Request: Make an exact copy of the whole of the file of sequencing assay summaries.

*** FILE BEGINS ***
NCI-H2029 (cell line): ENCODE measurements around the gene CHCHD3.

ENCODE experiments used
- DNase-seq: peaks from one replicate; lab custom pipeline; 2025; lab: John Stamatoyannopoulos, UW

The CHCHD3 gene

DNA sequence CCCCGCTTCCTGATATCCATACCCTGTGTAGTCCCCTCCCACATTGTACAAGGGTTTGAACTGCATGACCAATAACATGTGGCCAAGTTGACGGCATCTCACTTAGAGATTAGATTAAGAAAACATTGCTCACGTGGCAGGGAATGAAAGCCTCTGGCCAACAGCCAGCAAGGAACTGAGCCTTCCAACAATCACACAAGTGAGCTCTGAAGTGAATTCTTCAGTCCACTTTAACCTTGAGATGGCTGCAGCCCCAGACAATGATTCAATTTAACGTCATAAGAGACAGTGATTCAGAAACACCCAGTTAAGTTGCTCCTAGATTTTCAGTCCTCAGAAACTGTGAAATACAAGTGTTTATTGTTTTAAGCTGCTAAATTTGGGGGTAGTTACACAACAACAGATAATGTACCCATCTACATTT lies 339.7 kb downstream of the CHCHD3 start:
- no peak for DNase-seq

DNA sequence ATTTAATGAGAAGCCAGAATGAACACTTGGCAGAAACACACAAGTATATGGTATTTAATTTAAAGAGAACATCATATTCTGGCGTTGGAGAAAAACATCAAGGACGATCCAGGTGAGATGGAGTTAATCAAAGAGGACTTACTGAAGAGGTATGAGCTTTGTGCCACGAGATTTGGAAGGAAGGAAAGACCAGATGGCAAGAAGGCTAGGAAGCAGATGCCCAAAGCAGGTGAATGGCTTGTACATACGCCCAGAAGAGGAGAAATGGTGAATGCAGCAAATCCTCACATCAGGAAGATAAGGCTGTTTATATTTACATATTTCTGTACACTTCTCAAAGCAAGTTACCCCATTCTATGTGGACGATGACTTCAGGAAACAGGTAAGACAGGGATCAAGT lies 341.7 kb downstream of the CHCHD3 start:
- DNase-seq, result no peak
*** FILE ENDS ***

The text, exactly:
NCI-H2029 (cell line): ENCODE measurements around the gene CHCHD3.

ENCODE experiments used
- DNase-seq: peaks from one replicate; lab custom pipeline; 2025; lab: John Stamatoyannopoulos, UW

The CHCHD3 gene

DNA sequence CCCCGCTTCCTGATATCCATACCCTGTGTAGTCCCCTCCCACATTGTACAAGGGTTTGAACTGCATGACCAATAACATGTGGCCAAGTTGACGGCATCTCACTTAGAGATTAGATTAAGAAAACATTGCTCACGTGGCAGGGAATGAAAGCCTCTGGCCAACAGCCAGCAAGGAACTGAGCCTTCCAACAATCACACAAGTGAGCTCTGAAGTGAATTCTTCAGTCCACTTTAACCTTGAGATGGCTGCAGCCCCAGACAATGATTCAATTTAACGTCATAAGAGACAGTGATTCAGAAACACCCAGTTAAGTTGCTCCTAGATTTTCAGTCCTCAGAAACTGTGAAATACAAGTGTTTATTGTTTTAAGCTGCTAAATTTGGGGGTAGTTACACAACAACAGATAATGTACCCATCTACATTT lies 339.7 kb downstream of the CHCHD3 start:
- no peak for DNase-seq

DNA sequence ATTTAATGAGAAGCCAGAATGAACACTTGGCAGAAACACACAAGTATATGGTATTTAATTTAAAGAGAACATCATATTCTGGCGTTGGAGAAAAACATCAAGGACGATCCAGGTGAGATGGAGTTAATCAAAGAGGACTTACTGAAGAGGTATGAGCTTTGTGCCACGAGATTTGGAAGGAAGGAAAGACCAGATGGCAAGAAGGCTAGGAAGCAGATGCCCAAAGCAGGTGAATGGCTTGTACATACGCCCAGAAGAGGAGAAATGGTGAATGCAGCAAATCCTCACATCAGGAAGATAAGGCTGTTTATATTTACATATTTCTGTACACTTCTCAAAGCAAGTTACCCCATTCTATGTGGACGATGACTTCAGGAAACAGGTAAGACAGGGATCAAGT lies 341.7 kb downstream of the CHCHD3 start:
- DNase-seq, result no peak